by David B. Williams Thursday, November 19, 2015
Few cities in the United States can rival Seattle for the scale of reengineering to its landscape. Not only did its citizens make more than 890 hectares of new land in its harbor, but they also replumbed the city’s largest lake, completely changing its drainage pattern and drying up its main outlet, and regraded tens of millions of cubic meters of its hills. The most famous of these projects was the elimination of Denny Hill, a 73-meter-high hill that stood at the north end of Seattle’s central business district.
After more than three decades of work, the regrading of Denny Hill was completed in December 1930. “That once great promontory, thrown up by nature ages ago to make trouble for Seattle’s progressive expansion,” was now gone, wrote a Seattle Times reporter at the time. “At last the way was opened for giant new buildings, for the forward sweep of the central business district northward on level grades into territory which only a few months ago barred progress with a lofty barricade of clay banks, ill-kept streets, run-down residences, aged public and semipublic structures.”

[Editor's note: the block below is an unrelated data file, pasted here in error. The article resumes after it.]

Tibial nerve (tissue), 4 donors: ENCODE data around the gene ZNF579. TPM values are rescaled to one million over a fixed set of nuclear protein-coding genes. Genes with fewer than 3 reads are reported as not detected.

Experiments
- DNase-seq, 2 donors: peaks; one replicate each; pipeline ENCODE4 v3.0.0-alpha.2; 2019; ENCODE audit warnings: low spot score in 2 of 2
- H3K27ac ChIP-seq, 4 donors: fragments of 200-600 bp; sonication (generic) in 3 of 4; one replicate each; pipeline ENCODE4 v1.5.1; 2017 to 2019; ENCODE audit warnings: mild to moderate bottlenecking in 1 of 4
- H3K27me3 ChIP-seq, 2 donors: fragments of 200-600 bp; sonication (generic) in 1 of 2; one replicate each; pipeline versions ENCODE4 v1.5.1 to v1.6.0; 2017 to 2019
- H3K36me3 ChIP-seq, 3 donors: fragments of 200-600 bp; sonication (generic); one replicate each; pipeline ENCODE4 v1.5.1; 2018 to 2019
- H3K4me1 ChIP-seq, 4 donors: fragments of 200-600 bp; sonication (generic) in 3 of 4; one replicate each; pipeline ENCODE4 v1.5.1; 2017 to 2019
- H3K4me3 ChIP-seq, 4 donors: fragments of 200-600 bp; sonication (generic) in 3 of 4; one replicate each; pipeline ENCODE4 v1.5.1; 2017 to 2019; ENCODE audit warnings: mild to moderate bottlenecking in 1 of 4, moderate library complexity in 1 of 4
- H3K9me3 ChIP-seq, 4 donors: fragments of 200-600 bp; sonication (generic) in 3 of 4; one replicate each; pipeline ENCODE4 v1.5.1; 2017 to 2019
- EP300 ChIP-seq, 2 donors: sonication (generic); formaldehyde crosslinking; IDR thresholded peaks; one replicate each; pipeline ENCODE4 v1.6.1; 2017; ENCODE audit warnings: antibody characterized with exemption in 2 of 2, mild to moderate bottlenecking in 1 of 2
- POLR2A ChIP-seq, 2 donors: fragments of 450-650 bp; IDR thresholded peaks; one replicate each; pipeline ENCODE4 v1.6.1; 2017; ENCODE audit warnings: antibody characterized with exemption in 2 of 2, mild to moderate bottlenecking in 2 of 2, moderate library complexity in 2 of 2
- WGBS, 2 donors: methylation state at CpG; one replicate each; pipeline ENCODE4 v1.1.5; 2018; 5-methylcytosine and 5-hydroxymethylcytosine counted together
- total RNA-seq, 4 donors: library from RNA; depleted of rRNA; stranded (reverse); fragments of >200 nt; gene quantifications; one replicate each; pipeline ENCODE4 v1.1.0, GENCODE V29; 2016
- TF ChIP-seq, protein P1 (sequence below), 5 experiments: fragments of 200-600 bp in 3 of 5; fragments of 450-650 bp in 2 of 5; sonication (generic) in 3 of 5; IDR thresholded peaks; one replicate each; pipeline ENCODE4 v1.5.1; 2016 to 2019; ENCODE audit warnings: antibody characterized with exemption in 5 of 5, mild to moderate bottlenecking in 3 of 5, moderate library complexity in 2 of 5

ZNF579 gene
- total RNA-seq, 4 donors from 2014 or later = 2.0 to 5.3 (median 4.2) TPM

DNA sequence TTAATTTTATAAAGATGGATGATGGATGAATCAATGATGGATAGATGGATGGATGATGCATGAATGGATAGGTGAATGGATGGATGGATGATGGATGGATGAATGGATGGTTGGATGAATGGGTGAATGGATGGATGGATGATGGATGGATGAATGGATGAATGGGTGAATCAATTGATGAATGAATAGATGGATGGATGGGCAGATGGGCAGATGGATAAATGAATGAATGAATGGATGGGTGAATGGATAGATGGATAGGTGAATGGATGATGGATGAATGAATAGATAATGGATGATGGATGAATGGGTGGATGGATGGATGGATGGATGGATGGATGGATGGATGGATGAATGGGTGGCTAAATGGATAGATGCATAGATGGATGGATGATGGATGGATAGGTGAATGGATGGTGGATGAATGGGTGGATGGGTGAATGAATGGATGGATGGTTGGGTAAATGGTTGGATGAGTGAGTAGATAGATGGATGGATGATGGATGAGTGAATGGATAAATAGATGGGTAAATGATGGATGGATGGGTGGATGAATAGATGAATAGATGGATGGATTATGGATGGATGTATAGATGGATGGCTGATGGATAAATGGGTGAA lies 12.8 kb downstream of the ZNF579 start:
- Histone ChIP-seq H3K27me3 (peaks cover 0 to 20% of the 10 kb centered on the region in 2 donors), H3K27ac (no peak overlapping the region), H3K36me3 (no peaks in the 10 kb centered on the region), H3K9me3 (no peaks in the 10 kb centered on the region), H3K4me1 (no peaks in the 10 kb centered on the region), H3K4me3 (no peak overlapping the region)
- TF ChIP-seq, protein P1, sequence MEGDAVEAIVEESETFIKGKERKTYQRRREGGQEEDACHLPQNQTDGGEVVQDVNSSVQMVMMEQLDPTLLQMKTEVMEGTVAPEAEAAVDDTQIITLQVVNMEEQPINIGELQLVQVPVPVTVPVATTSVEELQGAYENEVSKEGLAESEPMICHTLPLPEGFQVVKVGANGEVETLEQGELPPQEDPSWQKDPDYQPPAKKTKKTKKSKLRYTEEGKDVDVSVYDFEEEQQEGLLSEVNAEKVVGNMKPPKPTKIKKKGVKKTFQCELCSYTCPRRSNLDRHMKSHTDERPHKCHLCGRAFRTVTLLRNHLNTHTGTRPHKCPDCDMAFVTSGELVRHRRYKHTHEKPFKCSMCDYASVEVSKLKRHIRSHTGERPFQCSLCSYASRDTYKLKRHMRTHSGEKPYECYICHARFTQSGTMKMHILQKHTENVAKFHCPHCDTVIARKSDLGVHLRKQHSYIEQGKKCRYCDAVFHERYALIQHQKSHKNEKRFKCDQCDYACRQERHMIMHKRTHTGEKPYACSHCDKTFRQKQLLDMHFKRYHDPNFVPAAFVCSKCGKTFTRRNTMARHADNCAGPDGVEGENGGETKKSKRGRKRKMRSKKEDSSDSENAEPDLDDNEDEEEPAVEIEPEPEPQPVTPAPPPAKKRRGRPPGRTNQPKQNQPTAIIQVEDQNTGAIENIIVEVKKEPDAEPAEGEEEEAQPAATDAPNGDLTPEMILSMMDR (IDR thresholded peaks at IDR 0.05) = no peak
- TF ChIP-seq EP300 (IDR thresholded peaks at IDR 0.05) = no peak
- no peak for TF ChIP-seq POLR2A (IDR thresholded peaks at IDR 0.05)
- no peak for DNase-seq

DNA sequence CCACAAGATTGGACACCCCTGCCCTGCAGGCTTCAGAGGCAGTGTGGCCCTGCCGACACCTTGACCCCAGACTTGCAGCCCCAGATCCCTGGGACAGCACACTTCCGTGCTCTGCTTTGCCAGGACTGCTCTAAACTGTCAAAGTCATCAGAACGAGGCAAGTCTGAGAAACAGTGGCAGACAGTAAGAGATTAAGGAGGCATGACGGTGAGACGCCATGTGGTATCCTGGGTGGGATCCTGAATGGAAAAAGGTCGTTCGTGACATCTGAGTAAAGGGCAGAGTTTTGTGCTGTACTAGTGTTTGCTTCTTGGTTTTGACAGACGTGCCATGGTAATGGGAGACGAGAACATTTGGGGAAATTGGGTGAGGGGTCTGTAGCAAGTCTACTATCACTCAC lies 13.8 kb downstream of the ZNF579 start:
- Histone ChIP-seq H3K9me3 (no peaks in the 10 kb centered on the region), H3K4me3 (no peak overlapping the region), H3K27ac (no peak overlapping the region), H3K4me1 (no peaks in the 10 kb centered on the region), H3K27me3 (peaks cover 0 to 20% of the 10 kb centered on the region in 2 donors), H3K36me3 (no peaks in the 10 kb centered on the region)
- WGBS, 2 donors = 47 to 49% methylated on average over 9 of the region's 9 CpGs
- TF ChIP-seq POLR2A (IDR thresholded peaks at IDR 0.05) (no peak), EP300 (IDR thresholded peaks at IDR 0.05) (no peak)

The regrading of Denny Hill was driven primarily by Seattle city engineer Reginald H. Thomson, a man who had little regard for the city’s notorious topography. To Thomson, Seattle “was in a pit, that to get anywhere we would be compelled to climb out if we could.” Hills such as Denny stifled progress, restricted transportation, and lowered property values. If Seattle was going to be great, it had to remove its hills, and Thomson decided he was the man to do it.
Thomson’s first push came in March 1898 when work began on the west side of Denny Hill. Using hydraulic hoses, workers washed away 13 blocks of First Avenue. The deepest vertical cut was 5 meters. Most of the resulting 85,000 cubic meters of sediment ended up in nearby Elliott Bay.
Five years later, Thomson’s crews attacked the hill again. The Second Avenue regrade removed more than 450,000 cubic meters of material, nearly all of which went into Elliott Bay. At least three people died during the project, including a 9-year-old boy who was killed by dynamite that a worker was warming in a pan over an open flame. Thomson’s third regrade project began just a few months later and focused on the hill’s south end. This was one of Denny Hill’s two summits and had its steepest slope, which rose 30 meters in one block. It was also the location of one of Seattle’s grandest buildings, the Washington Hotel. Opened in 1903 — its first guest was President Theodore Roosevelt — the hotel offered spectacular views of the city, Puget Sound and the surrounding mountains. Its owner had battled Thomson for months over the regrading project but finally acquiesced; he realized that razing his hotel and lowering the hill would significantly raise the value of his land. By 1908, another 500,000 cubic meters of Denny was gone and so was the hotel.